Federal judge strikes down Trump asylum ban on migrants who illegally cross border

President Trump’s push to limit the number of asylum seekers flooding across the border suffered another defeat in the courts on Friday, when a federal judge ruled that the government cannot stop migrants from claiming asylum in the U.S., even if they have crossed the border illegally.

The decision concerned a policy announced by Trump in November that bars migrants who entered the U.S. across the southern border from being eligible for asylum unless they presented themselves at a port of entry. Trump has said he was acting in response to caravans of migrants making their way to the border.


But the policy was temporarily blocked last year by a federal appeals court, which said it was inconsistent with federal law and was an attempt to bypass Congress. The Supreme Court later blocked the immediate enforcement of the policy in a 5-4 decision in December.

On Friday, Judge Randolph Moss said that the president had determined that the influx of migrants across the border poses a “particular problem for the national interest,” but Moss ruled that the assessment “is neither sufficient to override a statutory mandate permitting all aliens present in the United States to apply for asylum” whether or not they arrived at a designated port of entry.

The judge was referring to the 1965 Immigration and Nationality Act (INA), which defines who may apply for asylum, and says that any one physically present in the U.S. may do so regardless of whether or not they entered via a designated port of entry.

The case was brought by 19 asylum seekers from Central America, who entered the U.S. between ports of entry and claimed that the president's restrictions were illegal on a number of counts -- including that it is inconsistent with the INA.

According to the ruling, the government argued that while the INA says that illegal immigrants may "apply" for asylum, the rule does not stop them from applying but instead makes them "ineligible" for asylum. Judge Moss dismissed this argument as a distinction without a difference.

"As a matter of common usage, no one would draw a meaningful distinction, for example, between a rule providing that children may not apply for a driver’s license and one providing that children are not eligible to receive a driver’s license," he wrote. "Both locutions mean the same thing."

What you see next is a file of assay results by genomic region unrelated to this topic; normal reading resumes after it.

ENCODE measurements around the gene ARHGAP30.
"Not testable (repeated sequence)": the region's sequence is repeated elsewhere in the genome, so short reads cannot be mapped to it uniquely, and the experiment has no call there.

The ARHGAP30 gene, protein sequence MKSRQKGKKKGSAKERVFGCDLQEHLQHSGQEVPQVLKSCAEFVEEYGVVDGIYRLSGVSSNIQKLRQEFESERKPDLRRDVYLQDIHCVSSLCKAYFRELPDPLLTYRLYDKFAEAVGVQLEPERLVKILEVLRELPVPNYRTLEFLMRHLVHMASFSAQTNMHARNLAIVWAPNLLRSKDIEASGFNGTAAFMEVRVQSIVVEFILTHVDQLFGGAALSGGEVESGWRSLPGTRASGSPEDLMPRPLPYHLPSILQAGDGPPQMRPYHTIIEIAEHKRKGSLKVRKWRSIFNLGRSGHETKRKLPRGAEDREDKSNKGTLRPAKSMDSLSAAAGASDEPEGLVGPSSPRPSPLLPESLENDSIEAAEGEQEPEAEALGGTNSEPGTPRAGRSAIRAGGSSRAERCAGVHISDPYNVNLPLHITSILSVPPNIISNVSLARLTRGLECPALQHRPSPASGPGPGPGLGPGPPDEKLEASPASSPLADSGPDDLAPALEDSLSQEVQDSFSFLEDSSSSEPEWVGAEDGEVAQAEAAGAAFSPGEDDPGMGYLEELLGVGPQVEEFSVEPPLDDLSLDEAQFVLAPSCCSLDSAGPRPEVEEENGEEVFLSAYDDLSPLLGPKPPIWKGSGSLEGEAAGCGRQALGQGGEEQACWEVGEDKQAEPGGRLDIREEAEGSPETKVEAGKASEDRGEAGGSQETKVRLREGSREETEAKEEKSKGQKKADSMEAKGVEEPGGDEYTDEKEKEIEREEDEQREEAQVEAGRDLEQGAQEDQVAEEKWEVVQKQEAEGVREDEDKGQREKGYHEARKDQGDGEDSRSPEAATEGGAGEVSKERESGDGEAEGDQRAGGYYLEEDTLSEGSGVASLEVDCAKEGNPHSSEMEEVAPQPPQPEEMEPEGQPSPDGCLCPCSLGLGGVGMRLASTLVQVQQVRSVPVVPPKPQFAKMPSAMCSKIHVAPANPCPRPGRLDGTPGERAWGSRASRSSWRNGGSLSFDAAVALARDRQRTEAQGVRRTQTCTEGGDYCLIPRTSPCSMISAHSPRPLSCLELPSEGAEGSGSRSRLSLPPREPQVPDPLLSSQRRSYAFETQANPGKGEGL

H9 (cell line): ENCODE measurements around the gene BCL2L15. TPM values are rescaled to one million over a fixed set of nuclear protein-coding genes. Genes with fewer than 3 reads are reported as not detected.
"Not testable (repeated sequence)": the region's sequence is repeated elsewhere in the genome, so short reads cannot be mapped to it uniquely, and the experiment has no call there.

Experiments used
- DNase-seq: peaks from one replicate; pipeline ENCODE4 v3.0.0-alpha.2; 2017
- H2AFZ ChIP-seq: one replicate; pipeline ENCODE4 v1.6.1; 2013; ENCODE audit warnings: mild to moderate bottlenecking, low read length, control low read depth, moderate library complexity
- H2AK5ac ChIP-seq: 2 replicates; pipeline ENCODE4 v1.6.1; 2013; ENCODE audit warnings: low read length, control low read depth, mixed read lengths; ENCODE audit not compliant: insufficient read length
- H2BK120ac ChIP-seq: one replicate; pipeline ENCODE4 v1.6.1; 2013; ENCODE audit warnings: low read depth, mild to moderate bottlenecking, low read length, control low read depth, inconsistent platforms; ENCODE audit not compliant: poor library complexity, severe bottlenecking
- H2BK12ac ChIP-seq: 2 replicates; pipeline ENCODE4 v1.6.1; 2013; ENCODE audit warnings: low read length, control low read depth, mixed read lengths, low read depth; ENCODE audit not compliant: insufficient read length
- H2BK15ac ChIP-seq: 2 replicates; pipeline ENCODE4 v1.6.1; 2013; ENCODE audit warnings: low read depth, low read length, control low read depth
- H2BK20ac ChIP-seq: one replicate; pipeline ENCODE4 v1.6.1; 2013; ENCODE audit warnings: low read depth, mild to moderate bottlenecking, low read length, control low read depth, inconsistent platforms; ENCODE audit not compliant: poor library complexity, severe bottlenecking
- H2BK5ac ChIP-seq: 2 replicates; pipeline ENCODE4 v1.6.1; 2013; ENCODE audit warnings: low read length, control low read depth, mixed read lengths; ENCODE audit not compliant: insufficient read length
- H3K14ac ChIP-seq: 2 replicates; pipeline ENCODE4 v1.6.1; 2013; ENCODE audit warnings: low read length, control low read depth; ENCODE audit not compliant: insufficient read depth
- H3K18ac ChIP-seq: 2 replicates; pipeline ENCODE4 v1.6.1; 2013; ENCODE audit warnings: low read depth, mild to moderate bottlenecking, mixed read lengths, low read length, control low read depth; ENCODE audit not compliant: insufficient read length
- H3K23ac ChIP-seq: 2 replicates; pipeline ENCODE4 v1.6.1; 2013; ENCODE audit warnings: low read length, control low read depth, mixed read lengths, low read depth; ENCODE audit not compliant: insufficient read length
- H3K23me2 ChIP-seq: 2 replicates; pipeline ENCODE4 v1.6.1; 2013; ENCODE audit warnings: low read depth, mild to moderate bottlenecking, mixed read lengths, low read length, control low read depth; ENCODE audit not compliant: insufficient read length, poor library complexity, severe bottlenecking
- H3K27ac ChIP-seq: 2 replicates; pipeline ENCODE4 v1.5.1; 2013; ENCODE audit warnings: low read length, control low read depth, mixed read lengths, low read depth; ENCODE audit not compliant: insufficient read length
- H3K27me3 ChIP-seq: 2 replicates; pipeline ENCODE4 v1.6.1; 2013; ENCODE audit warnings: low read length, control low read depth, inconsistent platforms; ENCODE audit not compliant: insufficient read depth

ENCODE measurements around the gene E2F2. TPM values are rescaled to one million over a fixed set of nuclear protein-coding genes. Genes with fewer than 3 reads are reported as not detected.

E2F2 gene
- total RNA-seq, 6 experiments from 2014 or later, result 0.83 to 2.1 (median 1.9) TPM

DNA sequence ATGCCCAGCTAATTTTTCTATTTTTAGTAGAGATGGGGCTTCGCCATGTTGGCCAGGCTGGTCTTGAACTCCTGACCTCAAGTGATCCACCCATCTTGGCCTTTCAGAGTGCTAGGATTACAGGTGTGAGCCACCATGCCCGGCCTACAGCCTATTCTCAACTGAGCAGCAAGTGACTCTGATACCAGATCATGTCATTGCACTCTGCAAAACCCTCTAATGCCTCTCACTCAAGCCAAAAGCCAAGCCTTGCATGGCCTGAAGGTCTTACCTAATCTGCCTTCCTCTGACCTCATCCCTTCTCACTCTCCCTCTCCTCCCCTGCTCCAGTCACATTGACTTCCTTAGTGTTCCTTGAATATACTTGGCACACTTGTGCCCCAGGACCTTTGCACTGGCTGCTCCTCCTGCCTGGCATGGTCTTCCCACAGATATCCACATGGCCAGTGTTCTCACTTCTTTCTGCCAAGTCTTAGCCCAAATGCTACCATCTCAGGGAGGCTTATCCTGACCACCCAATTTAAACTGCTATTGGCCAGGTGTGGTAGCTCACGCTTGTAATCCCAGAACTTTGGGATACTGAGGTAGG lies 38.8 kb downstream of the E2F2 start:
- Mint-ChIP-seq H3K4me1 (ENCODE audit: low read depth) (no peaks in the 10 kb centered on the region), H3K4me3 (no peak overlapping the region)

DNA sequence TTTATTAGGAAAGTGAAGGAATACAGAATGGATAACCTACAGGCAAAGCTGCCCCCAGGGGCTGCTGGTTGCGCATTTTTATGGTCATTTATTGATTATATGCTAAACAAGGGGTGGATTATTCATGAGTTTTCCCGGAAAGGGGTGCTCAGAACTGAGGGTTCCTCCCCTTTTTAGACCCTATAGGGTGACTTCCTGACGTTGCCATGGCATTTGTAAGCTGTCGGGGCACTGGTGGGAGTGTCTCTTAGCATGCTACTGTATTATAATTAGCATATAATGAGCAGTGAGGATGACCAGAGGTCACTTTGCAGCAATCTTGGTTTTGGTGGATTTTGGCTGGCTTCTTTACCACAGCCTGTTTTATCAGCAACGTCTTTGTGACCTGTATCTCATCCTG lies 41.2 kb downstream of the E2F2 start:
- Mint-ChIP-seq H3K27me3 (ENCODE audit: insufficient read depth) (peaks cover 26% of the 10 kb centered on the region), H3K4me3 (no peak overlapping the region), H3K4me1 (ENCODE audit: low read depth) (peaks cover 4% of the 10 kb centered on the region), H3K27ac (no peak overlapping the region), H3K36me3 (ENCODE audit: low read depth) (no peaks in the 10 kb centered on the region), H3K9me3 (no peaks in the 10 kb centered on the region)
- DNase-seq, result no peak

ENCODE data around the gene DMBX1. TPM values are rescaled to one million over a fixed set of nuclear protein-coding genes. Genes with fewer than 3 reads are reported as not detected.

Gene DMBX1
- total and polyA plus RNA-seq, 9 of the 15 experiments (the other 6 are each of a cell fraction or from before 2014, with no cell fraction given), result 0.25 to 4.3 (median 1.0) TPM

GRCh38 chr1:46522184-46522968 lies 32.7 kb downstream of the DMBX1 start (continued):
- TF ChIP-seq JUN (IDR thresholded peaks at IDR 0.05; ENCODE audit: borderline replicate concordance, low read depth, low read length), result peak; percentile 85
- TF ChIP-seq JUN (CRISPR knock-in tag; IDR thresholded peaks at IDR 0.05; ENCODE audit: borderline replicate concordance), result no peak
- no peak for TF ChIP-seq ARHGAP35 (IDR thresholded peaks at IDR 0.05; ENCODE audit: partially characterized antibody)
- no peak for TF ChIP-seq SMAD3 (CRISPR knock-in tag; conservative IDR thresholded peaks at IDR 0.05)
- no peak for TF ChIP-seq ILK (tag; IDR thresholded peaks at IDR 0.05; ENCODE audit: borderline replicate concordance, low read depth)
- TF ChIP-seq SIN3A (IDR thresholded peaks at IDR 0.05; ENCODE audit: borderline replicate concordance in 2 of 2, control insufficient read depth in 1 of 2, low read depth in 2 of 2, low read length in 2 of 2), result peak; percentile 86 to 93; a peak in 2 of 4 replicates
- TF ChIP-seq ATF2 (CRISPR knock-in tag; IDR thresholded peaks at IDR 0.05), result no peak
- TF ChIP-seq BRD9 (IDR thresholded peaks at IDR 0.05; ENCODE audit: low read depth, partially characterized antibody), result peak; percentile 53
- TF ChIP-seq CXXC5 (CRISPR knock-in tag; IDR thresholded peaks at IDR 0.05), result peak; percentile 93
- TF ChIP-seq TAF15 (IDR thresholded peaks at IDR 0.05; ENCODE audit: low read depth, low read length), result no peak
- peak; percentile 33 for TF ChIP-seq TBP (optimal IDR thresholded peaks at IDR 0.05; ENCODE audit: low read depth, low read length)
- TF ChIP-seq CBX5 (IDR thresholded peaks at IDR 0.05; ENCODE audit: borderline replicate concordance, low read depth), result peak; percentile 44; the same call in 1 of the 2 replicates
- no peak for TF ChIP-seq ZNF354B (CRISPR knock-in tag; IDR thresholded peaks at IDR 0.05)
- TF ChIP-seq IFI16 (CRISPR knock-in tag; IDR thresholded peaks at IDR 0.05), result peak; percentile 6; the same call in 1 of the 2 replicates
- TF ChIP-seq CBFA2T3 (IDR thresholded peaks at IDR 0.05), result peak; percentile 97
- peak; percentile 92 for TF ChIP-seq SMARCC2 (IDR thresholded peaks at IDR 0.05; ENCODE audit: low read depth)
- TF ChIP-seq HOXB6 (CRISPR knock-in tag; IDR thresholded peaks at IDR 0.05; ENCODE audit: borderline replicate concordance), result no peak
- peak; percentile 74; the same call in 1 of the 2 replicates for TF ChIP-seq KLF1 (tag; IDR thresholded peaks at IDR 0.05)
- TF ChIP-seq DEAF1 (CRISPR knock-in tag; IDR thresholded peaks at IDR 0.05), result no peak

"The Rule’s direction that 'an alien shall be ineligible for asylum' if the alien entered the United States outside a designated port of entry is not 'compatible' with the congressional mandate that all aliens present in the United States may 'apply' for asylum, regardless of whether they entered the United States at a designated port of entry," he said.

The case is one of a number of challenges to the Trump administration’s efforts to crack down on migrants coming across the border and claiming asylum. The administration has said it is trying to cut down on magnets that act as a pull force for migrants, including rules that limit how long family units can be held in detention.


Last month Trump announced a “safe third country” deal with Guatemala that would requires migrants who cross into the country to apply for asylum there instead of at the U.S. border. However, that too faces court challenges in both Guatemala and the U.S.

Also last month, a California federal judge blocked a rule that would require migrants to first apply in one of the countries they cross on their way to the U.S. -- with certain exceptions. The rule is targeted at tens of thousands of Central Americans who cross Mexico each month trying to enter the U.S.


The policy follows the Trump administration's Migrant Protection Protocols, commonly referred to as the "remain in Mexico" policy. Under that policy, asylum seekers were often told to go back to Mexico to await hearings, rather than be allowed to remain in the U.S.

But those restrictions have seen fierce opposition not only in the courts, but in Congress, where Democrats have decried the efforts as cruel and inhumane.

Fox News' Bill Mears, Ronn Blitzer and The Associated Press contributed to this report.